Goodbye Tour de France hello MotoGP

This is the first July in over 20 years that I have not either watched the tour de France on TV or before live coverage, followed the tour on the web, AOL the paper or any news outlet that would publish the daily standings in the USA.

In the summer of 1987 as a 20 year old, completely-unrealistically-confident amateur cyclist, I flew with my bike to the Netherlands in hopes of a summer of amateur racing with actual european riders. As it turned out, I instead spent the summer in Parsons Green, London, England with my bike on top of my bunk on the third floor of the White Horse pub where I worked as a barman serving Bass Ale to locals. I was able to watch the tour on TV most days live which I could not do in the states in 87. I think I gained like 15 pounds that summer – blood pooding and all that delicious english pub food.

Anyways…after watching twenty tours I think the past two decades can best be described as this: in the early days (ok from the beginning of the sport possibly) big pharma was smarter then the drug tests, BUT now the drug tests have caught up with big pharma and guess what? There’s a lot of gold in them thar blood banks.

But, for some reason after 20 tours I am not interested in watching a bunch of skinny guys climb mountains when I could be watching a MotoGP race. No these guys are not completely crazy.

There is no way in the world you can ride a super bike at over 210mph high on EPO, Testosterone or other Go-Juice. And in order to ride a super-bike that fast believe it or not, you also have be a tour de France rider underneath. These guys spend 99% of their training time on road bicycles. Superbike racing requires an incredibly still mind, a ton of endurance, skill, bravery and sometimes a bit of luck.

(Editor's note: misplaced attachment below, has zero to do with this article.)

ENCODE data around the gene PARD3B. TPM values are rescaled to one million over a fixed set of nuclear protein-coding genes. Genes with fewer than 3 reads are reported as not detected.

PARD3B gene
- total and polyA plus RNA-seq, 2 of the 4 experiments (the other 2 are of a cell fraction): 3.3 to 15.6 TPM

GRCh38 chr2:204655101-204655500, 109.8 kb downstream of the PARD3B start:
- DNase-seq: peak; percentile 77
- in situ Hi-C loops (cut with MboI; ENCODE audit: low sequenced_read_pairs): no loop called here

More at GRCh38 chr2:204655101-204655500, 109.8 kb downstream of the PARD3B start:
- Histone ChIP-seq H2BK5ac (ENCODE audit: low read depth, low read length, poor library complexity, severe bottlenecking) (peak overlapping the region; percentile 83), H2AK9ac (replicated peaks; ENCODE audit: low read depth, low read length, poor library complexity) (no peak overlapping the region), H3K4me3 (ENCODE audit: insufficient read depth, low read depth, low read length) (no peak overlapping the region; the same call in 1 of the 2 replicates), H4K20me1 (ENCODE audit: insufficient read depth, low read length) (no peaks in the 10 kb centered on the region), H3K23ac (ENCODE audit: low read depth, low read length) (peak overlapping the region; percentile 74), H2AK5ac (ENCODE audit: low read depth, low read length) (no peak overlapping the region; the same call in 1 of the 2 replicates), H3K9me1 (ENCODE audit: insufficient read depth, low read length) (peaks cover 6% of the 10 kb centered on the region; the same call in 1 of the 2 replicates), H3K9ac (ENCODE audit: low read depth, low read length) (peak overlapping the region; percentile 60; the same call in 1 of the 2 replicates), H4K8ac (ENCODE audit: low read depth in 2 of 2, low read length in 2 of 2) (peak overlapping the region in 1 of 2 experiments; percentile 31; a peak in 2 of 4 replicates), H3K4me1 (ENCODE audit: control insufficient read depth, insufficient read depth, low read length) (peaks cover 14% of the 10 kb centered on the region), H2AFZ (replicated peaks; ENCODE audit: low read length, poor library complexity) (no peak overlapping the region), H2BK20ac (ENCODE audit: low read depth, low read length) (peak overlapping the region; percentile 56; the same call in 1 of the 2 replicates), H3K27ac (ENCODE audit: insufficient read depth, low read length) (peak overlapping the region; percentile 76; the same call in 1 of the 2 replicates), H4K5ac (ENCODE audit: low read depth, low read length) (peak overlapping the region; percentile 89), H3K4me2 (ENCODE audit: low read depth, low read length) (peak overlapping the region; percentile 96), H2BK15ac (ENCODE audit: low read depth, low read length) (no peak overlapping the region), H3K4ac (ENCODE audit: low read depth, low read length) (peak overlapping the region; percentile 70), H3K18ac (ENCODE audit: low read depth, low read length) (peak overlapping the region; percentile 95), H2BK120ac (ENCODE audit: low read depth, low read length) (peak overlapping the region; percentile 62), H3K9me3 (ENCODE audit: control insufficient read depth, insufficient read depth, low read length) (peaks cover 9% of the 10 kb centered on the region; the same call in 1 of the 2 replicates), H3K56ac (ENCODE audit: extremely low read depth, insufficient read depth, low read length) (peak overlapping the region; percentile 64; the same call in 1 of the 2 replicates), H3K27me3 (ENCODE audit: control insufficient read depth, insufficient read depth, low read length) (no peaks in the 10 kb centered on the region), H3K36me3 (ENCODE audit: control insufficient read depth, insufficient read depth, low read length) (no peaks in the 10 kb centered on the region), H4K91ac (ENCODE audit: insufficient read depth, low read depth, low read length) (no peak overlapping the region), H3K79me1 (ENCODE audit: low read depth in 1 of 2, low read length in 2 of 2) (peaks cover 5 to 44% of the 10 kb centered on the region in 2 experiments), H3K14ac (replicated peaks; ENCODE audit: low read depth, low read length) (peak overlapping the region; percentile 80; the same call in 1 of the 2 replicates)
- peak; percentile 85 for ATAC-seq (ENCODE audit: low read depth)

Goodbye Tour de France hello MotoGP

Cycling

This Saturday’s WSJ story, For Cycling’s Big Backers, Joy Ride Ends in Grief saddened me. It’s been hard these past few years to be a professional cycling fan – with all the doping and such. But I am not deterred. Cycling is one of the hardest physical sports on earth, and I will always respect the guys and nowadays women that commit themselves to it.

I started riding seriously in college in 1987 and raced competitively for three years until I graduated. If I was not in class or studying I was on my bike putting in between 200 to 250 training miles per week. I raced every week from spring through fall while idolizing Greg Lemond and the Tour de France. I was also involved in quite a few major crashes while racing (1989 picture) which I am still reminded of when I look at myself in the mirror. I no longer race competitively, but have kept training to this day.

A few years ago as CEO of a software company I had co-founded. I started sponsoring local teams and criteriums. In total I sponsored over 450+ riders spanning three teams in the bay area from 2007-2009. This was my first experience as a cycling sponsor and I was especially proud of the Los Gatos Elite Women’s team in 2007-8. Last year I sponsored Third Pillar Racing via BackBeatApps.

So…it is hard to see the sport of cycling go through such publicly difficult times today. Compared to other popular sports such as football, baseball, basketball, tennis and running – all great sports. Cycling by far requires more endurance, core strength and skill. The effort to crank out 50 miles in less then three hours can not be matched. The life long benefits of a strong heart and vascular system with minimal impact to bones and cartilage is also unmatched. Cycling is also good for the mind. Riding for two to three hours can help reduce my stress level in that I can get my emotions out on the bike and what ever might be bothering me at the end of the ride is usually real, not emotional. I have also found that by riding I can sustain greater stress loads in my daily life…the list goes on.

One final perspective on the present doping problem, I do not think it is fair to pay professional cyclists a fraction of what most athletes earn and expect one or two team leaders to place first out of 115+ Tour de France riders for consecutive years in a row. Greg and Lance proved it can be done and I belive they were clean when they did it. But as a rule I do not think it is realistic for one person to win a 21 stage, 2,100 mile race every year with such odds.

If it would only stop raining so I could go out for a ride. -john

Cycling